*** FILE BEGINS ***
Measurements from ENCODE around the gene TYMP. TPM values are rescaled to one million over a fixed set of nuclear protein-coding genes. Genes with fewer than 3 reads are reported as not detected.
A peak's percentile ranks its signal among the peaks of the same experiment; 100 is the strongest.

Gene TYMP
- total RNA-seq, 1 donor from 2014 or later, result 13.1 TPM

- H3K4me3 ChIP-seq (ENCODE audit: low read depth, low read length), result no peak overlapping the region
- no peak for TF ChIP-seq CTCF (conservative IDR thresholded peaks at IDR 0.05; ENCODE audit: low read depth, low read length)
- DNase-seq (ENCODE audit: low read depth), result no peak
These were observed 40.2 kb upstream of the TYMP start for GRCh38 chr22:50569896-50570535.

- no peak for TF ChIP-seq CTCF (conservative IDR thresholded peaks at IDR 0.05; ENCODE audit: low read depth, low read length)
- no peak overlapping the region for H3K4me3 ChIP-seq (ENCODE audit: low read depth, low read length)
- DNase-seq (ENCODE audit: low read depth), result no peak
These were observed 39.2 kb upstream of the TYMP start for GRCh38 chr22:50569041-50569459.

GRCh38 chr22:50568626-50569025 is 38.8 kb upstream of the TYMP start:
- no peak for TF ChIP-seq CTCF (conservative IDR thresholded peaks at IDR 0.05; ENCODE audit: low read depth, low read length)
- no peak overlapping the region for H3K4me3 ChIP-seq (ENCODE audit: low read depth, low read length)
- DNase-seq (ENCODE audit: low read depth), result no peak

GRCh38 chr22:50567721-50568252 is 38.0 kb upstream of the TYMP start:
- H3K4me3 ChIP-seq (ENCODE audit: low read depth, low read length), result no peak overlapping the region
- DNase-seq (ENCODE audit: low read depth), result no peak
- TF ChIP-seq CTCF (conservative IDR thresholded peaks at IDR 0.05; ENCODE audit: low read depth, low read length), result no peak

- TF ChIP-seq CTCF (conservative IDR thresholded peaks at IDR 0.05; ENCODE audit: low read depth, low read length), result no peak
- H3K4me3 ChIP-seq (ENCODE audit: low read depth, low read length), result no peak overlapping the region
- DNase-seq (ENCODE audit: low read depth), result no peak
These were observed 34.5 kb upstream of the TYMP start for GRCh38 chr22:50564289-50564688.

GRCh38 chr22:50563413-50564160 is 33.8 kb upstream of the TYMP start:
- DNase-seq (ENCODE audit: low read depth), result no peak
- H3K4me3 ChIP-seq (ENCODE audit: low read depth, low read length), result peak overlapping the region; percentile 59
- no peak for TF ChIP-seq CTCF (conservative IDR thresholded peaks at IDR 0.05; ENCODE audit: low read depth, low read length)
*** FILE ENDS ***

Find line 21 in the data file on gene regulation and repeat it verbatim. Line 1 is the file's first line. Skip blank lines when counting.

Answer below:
- TF ChIP-seq CTCF (conservative IDR thresholded peaks at IDR 0.05; ENCODE audit: low read depth, low read length), result no peak